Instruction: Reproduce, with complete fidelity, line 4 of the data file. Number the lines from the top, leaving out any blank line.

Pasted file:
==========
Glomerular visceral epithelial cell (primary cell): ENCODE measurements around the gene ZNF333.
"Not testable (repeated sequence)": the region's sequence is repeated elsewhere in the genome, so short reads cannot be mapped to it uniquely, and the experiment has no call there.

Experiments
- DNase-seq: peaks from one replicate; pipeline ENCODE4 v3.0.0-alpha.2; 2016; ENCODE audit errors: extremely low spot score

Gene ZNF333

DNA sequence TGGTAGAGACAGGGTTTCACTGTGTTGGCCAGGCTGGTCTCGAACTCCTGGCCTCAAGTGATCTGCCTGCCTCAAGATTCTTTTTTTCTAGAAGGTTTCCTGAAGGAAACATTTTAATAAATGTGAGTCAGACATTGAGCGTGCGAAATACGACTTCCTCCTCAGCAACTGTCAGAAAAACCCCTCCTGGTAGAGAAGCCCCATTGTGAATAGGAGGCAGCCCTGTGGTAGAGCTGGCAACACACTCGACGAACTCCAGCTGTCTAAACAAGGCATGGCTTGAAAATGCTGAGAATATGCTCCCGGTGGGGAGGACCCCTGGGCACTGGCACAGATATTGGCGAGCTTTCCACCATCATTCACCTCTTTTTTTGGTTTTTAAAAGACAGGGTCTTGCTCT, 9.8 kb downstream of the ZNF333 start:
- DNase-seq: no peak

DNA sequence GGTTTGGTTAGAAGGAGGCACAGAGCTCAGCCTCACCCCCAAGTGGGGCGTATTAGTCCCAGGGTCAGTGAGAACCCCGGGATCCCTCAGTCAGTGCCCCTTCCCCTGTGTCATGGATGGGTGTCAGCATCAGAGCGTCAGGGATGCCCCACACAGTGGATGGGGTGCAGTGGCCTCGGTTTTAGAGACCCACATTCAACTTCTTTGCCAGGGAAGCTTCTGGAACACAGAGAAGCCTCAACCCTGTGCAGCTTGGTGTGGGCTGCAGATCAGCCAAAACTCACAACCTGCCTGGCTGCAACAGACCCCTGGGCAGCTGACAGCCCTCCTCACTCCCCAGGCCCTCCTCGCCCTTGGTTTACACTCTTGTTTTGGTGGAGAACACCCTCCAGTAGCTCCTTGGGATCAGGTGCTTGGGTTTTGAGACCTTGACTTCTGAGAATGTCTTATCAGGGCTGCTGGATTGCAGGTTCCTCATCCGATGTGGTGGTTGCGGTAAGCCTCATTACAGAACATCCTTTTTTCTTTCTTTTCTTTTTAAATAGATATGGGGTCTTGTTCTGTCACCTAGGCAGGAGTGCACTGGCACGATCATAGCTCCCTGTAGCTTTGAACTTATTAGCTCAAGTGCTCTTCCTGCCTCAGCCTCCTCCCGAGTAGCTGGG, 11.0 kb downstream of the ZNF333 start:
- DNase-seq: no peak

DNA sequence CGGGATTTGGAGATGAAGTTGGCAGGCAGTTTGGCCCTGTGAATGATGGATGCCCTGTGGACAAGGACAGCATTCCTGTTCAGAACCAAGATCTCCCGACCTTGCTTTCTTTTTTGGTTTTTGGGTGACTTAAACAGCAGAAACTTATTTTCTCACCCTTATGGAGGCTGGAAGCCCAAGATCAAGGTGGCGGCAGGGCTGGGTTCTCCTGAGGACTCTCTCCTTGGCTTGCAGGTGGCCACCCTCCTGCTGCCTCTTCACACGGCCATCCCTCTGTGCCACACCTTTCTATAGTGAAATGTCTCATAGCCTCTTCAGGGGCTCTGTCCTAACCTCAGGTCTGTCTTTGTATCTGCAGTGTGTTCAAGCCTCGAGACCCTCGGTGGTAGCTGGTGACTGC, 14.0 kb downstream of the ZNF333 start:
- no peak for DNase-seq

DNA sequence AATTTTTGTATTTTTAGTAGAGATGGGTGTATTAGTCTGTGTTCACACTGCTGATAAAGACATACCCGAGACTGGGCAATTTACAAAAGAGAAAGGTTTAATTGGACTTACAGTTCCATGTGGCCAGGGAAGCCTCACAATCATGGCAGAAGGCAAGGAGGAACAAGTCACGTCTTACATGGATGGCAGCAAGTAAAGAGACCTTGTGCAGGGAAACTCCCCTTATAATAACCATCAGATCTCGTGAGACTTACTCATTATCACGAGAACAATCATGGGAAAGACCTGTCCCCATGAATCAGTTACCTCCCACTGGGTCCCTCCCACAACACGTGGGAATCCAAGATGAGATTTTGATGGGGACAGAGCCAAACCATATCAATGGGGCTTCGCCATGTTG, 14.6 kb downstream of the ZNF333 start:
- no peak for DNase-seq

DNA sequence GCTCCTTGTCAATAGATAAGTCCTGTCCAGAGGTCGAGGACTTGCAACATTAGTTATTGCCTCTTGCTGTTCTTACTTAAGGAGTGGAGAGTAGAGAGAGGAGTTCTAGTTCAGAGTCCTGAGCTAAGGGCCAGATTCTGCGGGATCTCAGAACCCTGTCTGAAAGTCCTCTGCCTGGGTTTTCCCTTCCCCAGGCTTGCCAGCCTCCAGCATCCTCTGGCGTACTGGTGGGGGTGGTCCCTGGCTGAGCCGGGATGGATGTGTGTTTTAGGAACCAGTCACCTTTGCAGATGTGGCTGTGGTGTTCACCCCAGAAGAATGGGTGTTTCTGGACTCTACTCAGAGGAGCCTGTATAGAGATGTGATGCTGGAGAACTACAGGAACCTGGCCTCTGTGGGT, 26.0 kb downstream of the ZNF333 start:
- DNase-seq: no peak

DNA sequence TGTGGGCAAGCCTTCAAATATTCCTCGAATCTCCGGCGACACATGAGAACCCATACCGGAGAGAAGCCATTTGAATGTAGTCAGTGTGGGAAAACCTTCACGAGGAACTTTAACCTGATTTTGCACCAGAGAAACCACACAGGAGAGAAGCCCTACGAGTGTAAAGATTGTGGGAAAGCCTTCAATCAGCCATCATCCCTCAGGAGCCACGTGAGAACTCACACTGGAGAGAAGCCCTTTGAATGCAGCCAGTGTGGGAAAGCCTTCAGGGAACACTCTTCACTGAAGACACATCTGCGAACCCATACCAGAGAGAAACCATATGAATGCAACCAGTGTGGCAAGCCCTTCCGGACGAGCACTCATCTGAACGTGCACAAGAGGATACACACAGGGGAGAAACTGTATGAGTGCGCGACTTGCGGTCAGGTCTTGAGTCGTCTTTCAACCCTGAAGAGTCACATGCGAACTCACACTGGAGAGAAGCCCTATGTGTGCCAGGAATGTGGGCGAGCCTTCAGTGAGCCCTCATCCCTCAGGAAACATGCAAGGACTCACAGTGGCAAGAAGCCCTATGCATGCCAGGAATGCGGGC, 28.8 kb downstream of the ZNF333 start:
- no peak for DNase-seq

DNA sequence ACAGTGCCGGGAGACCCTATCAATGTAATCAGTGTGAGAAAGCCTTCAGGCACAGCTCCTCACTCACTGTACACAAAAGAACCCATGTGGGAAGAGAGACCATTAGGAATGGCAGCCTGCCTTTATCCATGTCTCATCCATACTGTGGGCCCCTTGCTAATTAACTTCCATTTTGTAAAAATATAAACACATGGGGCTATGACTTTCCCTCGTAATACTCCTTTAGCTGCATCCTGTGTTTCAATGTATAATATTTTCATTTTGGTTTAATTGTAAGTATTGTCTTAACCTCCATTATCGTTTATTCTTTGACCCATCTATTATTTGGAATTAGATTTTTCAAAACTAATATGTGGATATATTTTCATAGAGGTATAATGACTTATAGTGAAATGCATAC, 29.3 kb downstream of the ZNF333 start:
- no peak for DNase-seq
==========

- DNase-seq: peaks from one replicate; pipeline ENCODE4 v3.0.0-alpha.2; 2016; ENCODE audit errors: extremely low spot score